In today’s lesson from Luke we have drama of the highest order. It is a story we can all recognize because unfortunately all of us have been in Peter’s shoes to one extent or another. Yesterday I wrote about why our faith needs to be tested, in part, to verify and validate who we are (or are not). In that example, we looked at Abraham as a positive example. God tested him and Abraham passed the test by obeying God’s command to him. Abraham was able to demonstrate to both God and himself that he had the faith God expected him to have. And in the process, Abraham also discovered that God was a God whom he could trust in any and every circumstance. God too had passed the test.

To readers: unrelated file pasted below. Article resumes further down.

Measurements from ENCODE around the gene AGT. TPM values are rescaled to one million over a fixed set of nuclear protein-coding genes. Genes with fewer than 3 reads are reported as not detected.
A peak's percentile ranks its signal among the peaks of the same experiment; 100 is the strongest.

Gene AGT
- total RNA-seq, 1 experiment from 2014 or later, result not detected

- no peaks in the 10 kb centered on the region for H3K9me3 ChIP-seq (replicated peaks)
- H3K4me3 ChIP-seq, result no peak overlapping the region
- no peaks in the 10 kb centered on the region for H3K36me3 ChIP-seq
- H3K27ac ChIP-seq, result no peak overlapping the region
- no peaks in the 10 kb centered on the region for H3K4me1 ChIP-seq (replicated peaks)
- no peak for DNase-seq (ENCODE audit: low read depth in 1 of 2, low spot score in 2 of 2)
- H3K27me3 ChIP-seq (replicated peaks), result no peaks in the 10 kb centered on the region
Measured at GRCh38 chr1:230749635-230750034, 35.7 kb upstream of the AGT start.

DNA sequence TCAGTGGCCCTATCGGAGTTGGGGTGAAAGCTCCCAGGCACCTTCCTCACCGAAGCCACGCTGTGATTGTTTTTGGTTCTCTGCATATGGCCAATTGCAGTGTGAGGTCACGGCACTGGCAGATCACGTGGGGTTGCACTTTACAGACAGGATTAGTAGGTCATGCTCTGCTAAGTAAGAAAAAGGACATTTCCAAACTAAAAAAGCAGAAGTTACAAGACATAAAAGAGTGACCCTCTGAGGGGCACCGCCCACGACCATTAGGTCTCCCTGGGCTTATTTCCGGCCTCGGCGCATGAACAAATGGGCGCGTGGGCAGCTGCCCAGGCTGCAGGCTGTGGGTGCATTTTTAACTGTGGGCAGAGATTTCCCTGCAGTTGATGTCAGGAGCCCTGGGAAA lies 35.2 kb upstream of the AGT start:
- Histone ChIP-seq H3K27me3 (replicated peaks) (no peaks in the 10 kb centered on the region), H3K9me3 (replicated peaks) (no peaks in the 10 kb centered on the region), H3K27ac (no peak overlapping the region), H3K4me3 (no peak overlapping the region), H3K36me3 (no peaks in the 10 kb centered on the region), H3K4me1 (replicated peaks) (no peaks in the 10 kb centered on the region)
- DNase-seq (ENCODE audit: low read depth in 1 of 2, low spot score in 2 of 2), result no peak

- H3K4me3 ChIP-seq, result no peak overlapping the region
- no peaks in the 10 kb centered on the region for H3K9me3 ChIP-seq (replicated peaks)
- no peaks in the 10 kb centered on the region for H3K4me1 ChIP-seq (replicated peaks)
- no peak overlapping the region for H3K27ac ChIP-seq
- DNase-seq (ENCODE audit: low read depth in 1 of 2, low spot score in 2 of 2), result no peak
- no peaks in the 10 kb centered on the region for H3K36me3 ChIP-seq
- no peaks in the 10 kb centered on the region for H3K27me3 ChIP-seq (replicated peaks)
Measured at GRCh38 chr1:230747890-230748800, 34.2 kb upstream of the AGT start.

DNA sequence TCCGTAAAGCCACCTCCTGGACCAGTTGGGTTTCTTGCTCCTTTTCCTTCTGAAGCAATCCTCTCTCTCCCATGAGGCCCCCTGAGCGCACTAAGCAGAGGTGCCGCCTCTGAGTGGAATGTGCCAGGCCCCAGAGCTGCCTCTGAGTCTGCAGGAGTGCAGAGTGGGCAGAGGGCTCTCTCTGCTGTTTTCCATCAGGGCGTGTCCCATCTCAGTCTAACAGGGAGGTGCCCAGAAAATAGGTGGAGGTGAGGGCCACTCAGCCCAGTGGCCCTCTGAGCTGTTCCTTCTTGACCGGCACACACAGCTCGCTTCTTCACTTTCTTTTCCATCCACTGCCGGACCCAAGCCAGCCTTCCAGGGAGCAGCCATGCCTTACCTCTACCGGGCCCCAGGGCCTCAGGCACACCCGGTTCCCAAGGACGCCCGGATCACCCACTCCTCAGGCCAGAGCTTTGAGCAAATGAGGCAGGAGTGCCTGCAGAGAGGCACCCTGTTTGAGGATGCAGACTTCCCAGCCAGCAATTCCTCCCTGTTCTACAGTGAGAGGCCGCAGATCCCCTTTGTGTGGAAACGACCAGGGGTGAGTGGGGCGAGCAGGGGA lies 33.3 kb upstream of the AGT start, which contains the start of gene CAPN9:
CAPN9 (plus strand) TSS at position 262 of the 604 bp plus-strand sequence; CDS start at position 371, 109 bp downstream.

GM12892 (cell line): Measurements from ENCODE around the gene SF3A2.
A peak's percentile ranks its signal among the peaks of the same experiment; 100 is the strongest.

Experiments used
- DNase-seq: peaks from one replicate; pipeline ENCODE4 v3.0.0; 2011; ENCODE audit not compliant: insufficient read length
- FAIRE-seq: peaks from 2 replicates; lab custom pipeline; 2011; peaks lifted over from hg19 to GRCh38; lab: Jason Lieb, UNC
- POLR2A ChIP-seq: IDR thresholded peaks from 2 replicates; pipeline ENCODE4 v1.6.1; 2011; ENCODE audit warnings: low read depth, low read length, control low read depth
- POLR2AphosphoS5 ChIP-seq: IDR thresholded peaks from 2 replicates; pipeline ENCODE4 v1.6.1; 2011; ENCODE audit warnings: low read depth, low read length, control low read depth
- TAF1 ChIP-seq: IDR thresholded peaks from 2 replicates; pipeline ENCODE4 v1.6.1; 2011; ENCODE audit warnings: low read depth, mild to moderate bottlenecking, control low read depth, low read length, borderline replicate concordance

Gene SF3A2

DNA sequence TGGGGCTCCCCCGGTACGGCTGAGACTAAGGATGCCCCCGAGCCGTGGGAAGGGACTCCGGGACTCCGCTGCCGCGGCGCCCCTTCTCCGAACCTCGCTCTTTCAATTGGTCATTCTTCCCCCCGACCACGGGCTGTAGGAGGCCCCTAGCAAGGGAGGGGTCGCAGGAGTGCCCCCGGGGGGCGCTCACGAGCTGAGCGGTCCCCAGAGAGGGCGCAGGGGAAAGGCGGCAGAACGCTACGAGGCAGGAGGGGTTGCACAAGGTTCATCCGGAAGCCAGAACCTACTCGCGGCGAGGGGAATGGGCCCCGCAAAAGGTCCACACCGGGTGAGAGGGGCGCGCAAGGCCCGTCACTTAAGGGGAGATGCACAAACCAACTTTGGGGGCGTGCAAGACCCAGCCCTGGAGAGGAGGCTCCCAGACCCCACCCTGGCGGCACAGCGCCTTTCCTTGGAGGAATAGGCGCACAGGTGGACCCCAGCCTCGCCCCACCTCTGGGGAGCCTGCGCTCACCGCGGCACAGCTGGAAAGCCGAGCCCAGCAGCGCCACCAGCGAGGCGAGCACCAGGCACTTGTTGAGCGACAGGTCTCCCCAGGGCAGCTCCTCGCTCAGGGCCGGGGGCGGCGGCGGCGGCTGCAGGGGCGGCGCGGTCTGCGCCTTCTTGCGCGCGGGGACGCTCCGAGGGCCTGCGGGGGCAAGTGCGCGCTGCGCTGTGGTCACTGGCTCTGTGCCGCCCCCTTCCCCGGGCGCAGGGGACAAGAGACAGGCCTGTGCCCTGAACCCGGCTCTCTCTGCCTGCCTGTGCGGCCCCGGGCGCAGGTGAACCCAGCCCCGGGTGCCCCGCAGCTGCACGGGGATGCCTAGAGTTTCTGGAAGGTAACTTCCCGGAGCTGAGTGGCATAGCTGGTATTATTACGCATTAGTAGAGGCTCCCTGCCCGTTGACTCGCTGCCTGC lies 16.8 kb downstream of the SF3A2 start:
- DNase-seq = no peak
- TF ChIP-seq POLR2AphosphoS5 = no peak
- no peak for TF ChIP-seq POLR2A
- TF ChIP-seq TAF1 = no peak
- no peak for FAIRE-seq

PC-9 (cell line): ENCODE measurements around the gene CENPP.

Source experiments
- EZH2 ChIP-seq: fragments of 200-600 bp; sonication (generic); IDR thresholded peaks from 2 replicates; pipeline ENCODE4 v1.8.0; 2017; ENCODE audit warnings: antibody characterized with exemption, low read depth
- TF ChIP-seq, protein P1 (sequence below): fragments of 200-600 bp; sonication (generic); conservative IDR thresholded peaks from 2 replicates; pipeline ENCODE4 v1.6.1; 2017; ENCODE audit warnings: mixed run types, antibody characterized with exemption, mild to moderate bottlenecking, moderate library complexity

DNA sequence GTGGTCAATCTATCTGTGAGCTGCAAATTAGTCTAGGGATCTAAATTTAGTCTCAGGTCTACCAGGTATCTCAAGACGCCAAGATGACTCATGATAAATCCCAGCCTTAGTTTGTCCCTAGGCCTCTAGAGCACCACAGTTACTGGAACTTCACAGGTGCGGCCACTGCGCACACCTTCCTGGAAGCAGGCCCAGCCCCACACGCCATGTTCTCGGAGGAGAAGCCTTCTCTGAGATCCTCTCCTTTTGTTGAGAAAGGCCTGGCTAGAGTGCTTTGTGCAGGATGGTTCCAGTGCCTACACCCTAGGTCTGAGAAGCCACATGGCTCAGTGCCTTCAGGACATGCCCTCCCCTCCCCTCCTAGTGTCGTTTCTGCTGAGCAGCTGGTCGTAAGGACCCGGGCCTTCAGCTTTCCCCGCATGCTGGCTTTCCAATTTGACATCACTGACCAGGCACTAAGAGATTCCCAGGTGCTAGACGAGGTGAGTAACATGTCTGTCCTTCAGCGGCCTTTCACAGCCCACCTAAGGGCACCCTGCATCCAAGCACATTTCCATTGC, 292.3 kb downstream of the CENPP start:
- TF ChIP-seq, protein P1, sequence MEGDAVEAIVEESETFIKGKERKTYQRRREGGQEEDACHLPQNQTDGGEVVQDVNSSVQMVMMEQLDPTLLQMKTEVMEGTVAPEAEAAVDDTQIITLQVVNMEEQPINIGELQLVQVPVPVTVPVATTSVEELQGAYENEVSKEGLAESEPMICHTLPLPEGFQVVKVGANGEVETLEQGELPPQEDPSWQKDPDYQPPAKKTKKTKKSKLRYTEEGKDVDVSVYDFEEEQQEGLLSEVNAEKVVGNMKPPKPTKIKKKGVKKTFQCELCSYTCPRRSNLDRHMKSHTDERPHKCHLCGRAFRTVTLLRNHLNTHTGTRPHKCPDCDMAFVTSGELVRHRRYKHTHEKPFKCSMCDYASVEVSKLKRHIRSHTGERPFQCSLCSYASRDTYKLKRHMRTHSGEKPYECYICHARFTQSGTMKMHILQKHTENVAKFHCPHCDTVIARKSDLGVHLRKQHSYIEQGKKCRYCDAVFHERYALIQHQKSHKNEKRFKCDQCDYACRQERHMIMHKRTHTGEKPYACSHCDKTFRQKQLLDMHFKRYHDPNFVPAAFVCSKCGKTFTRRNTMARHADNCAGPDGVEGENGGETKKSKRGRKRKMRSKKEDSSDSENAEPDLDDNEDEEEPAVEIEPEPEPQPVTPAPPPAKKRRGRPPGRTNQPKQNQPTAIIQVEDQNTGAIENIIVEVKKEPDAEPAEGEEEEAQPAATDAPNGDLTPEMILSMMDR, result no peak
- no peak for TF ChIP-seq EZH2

In today’s lesson, we see a negative example of what can happen to us when we are tested. We can fail the test as Peter did. I can relate to Peter because in a lot of ways I am like him. Sitting in the comfort of the Upper Room with Jesus immediately before Jesus’ arrest, Peter was full of himself. He shot off his mouth with great bravado and claimed that he would never desert his Master and friend, that he would even be willing to die for Jesus. But Jesus would have none of that nonsense. Jesus knew better and he predicted as much.